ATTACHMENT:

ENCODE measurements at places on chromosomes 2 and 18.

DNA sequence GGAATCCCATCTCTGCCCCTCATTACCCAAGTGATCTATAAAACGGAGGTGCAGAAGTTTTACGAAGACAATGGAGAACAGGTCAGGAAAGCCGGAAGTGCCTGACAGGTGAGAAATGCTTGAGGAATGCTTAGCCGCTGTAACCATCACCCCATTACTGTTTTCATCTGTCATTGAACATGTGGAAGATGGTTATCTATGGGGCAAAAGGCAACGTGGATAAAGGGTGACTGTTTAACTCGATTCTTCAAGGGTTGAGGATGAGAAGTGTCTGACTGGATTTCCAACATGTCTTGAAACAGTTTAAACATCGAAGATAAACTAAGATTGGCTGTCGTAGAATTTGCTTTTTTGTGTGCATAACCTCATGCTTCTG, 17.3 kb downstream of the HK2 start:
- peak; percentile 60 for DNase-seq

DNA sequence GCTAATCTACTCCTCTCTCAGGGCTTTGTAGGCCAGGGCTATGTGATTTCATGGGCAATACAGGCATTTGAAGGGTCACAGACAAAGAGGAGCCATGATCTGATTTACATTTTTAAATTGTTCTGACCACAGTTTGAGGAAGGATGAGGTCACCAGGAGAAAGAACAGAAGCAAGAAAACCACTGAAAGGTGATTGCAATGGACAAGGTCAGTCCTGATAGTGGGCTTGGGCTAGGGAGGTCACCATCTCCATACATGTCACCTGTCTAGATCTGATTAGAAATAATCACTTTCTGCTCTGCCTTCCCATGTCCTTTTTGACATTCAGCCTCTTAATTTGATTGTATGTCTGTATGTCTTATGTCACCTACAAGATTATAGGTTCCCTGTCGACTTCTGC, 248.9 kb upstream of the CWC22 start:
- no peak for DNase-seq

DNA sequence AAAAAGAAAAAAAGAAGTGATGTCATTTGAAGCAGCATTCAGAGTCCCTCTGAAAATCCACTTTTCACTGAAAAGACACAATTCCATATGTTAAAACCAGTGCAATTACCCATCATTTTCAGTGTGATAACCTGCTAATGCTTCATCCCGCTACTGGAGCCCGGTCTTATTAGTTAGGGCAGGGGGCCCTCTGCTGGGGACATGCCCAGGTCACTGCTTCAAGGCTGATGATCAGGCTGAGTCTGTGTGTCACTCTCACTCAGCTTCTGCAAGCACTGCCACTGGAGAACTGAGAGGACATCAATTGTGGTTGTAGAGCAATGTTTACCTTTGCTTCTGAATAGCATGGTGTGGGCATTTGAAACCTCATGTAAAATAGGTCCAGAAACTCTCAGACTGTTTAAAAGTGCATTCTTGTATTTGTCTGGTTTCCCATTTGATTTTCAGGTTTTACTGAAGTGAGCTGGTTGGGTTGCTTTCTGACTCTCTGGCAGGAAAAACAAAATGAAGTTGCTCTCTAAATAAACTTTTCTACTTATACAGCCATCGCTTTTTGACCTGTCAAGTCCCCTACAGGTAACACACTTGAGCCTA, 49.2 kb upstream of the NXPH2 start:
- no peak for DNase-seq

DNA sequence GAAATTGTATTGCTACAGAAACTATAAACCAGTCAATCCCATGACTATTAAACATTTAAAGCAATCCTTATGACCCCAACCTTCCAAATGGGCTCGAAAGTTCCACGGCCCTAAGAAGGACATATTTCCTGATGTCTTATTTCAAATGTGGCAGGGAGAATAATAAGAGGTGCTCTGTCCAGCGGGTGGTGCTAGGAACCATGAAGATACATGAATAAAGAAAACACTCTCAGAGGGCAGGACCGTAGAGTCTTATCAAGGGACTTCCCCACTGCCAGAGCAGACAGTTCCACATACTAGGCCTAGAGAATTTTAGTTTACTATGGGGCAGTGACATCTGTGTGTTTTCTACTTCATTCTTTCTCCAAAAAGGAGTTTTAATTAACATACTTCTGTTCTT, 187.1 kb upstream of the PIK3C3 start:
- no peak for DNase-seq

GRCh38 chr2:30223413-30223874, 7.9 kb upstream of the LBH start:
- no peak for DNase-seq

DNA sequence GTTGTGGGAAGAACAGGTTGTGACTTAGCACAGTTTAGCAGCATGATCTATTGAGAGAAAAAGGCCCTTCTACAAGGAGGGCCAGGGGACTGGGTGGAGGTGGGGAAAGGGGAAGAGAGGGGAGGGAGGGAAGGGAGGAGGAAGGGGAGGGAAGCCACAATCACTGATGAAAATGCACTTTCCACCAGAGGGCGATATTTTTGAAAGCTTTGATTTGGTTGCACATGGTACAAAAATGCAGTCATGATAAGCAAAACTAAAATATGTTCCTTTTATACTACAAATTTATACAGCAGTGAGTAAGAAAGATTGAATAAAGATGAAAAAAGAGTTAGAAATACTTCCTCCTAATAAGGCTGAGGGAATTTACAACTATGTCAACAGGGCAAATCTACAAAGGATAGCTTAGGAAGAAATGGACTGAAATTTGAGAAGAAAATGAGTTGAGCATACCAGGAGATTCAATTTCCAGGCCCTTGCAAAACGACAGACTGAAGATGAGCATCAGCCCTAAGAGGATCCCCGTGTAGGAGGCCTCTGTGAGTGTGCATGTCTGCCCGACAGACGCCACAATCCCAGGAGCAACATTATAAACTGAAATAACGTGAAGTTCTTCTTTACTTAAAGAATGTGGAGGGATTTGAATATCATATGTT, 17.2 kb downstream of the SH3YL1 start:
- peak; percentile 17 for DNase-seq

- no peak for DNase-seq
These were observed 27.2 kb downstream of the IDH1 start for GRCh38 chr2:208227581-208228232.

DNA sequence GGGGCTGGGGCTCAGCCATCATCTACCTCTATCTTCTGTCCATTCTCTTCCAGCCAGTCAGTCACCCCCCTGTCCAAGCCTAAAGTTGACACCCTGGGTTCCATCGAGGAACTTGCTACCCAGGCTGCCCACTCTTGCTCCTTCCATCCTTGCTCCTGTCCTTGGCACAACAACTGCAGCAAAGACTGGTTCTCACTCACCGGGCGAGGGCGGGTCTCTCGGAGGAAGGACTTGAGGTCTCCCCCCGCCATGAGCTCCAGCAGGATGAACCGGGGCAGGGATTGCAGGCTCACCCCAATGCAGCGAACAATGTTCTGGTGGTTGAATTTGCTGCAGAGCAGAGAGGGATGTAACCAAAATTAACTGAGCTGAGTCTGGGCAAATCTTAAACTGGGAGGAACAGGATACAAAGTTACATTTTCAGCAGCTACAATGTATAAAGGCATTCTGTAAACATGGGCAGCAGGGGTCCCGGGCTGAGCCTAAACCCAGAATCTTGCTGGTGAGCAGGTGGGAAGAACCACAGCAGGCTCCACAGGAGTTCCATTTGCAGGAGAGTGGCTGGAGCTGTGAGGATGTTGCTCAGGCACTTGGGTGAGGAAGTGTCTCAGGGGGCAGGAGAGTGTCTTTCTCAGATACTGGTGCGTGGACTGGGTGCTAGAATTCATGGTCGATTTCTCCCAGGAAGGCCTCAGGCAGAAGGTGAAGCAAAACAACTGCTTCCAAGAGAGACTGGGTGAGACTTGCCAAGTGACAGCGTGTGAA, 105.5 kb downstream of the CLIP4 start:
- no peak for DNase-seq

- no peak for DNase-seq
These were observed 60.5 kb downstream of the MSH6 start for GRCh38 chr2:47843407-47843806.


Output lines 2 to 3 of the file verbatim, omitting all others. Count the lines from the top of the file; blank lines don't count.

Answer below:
DNA sequence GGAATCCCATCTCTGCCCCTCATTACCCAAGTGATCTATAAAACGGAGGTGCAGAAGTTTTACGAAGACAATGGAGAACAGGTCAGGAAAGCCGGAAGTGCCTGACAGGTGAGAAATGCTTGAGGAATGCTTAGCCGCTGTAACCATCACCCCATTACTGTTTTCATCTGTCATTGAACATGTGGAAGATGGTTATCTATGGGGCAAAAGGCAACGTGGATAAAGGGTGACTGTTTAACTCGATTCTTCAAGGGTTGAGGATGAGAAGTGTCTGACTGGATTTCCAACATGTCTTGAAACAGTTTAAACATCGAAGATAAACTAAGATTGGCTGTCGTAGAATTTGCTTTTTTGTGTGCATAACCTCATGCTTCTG, 17.3 kb downstream of the HK2 start:
- peak; percentile 60 for DNase-seq